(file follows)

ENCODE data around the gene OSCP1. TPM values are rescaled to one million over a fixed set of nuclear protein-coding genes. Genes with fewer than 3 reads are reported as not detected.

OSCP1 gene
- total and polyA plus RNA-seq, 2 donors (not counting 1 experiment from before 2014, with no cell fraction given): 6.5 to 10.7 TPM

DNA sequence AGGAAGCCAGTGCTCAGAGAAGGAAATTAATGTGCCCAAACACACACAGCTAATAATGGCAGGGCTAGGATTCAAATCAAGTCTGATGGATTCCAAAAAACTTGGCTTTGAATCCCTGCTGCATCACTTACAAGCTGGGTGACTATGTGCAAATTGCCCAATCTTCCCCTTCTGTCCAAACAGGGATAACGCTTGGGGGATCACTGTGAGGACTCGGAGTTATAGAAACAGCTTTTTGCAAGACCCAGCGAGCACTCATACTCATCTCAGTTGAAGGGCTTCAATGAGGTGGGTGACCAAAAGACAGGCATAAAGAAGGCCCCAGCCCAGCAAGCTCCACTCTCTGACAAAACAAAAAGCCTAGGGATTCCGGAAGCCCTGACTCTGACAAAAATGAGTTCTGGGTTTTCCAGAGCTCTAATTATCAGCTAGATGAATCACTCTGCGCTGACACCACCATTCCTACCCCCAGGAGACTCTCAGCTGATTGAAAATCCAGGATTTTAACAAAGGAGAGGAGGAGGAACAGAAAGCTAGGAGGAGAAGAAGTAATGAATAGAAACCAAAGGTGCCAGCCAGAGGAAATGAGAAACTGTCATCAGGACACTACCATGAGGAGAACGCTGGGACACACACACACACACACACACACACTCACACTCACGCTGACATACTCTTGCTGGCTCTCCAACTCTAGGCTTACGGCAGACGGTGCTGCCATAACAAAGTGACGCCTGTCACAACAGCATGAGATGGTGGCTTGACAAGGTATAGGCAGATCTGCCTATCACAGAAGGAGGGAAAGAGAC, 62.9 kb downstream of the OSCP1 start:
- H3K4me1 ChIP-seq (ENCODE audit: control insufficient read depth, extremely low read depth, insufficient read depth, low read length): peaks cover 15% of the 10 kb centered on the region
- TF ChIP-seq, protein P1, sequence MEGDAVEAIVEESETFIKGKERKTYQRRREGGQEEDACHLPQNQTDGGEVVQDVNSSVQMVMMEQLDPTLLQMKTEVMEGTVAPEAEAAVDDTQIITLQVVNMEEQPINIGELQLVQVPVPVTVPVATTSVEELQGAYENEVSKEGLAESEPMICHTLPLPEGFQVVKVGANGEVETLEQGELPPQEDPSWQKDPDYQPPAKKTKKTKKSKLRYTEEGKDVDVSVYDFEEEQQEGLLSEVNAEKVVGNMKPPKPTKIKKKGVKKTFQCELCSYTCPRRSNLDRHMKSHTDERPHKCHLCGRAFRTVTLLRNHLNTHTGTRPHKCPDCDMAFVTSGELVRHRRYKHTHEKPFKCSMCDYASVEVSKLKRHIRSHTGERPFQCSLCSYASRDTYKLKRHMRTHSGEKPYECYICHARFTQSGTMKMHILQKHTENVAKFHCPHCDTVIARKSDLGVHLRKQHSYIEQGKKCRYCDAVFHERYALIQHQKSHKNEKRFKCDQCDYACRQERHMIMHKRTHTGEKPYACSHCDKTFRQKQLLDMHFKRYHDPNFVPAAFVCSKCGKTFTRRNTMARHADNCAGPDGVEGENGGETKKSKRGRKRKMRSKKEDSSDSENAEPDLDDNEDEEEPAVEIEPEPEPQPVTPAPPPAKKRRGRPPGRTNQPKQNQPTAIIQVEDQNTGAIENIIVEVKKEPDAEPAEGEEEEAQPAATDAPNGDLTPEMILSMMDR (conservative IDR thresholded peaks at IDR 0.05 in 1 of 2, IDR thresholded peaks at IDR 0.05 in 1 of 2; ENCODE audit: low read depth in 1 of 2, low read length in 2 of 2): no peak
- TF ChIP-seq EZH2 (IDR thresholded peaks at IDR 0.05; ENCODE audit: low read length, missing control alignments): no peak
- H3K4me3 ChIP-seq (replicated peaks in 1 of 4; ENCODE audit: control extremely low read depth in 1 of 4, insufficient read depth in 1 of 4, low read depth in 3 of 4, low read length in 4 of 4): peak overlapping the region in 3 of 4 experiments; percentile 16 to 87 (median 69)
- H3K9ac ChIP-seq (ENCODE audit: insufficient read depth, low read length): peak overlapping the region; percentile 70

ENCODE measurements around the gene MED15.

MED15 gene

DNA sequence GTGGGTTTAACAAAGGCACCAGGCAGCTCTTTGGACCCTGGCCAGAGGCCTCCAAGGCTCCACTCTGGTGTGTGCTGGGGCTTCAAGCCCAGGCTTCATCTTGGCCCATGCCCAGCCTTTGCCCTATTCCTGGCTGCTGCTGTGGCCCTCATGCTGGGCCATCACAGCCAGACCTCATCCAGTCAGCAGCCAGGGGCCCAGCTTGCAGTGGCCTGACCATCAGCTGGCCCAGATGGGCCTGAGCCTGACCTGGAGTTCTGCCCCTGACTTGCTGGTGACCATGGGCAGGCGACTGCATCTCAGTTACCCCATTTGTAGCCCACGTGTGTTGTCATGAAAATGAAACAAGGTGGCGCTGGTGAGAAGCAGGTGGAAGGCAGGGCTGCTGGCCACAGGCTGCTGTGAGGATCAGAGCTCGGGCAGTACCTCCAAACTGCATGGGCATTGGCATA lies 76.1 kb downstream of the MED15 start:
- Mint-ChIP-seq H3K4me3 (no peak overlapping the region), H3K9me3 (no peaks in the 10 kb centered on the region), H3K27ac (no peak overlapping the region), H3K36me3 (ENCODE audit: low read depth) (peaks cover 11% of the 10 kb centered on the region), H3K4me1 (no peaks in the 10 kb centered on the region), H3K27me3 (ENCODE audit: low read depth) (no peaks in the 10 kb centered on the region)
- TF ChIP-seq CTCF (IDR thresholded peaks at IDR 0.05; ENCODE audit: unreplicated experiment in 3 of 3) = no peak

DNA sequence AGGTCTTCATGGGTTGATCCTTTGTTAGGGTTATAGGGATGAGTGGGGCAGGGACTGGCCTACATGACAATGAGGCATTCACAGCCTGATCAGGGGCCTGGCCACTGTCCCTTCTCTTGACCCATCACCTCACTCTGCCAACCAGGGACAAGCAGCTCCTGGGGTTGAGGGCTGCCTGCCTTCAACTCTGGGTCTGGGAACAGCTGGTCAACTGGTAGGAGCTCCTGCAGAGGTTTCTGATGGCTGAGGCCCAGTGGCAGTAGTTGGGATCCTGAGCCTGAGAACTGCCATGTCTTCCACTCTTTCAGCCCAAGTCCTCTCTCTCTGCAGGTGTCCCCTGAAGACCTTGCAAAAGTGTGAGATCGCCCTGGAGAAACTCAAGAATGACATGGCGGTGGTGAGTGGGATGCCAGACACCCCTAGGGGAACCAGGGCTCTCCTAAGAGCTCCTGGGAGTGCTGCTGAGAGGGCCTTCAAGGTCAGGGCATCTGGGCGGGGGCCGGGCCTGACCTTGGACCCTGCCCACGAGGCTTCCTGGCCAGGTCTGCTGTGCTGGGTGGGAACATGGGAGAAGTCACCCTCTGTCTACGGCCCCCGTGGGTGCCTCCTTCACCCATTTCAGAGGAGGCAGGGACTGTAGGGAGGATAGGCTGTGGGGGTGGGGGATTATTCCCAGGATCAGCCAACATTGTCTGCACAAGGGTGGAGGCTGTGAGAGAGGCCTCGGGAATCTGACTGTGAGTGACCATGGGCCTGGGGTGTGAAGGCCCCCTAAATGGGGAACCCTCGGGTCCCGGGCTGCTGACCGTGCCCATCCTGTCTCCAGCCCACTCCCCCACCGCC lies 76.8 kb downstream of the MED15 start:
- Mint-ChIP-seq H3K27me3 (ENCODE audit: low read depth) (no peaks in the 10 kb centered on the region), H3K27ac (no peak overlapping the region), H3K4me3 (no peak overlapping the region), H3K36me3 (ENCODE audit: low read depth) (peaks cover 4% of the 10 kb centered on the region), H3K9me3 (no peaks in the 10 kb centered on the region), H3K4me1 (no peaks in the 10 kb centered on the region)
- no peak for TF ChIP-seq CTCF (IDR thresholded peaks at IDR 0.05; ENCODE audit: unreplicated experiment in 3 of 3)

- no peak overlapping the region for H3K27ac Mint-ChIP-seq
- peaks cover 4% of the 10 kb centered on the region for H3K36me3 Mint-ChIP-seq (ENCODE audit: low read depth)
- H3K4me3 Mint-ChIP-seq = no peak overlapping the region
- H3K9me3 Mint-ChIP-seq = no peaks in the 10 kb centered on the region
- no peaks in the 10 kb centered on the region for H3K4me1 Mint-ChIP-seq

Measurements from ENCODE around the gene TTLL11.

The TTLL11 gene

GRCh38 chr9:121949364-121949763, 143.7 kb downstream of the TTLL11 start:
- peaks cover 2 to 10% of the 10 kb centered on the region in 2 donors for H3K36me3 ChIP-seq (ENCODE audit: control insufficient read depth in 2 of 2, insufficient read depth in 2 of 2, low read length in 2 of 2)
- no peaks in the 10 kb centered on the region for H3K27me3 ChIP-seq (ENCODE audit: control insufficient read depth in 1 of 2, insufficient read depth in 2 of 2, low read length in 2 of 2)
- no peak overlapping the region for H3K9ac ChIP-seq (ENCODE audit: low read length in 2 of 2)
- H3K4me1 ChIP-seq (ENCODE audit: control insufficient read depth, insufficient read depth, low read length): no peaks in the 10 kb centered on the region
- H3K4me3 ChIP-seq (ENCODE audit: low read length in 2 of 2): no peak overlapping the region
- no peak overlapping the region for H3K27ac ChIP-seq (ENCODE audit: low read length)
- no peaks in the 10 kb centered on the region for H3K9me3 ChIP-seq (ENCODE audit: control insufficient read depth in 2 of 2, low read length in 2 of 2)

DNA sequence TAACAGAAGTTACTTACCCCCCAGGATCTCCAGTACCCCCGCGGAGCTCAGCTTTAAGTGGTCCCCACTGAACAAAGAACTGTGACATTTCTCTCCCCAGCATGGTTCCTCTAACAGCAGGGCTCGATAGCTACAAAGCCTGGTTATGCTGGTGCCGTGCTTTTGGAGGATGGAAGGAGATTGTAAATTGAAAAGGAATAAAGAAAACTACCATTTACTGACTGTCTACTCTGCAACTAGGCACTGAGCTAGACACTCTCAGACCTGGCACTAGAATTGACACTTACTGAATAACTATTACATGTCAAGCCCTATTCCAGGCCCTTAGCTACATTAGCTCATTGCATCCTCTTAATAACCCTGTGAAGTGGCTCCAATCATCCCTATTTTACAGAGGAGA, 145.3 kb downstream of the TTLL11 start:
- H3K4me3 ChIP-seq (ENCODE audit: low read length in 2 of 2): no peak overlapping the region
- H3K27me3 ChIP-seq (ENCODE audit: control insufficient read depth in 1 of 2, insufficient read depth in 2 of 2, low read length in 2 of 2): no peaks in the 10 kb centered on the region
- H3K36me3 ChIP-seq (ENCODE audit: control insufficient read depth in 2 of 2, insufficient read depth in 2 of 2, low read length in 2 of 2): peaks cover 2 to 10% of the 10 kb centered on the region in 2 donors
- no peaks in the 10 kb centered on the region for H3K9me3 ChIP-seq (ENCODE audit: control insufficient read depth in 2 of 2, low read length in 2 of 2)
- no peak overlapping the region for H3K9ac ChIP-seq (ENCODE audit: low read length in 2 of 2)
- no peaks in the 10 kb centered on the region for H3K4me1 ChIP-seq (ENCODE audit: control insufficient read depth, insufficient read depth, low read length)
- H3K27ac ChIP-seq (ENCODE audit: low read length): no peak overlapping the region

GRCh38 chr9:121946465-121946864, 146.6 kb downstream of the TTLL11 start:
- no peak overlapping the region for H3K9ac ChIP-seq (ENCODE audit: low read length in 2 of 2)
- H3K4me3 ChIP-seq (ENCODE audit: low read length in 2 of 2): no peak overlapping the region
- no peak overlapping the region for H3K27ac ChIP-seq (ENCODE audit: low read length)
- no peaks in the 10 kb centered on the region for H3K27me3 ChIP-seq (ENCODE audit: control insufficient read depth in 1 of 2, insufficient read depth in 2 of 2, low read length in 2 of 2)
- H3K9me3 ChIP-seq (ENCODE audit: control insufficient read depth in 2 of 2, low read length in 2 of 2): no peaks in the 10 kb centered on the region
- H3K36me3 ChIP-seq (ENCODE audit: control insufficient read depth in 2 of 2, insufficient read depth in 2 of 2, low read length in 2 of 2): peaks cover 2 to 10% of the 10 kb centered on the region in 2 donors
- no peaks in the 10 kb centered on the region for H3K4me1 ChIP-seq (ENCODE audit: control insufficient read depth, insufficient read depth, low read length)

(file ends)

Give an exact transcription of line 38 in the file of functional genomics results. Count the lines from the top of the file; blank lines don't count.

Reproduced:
- no peak overlapping the region for H3K9ac ChIP-seq (ENCODE audit: low read length in 2 of 2)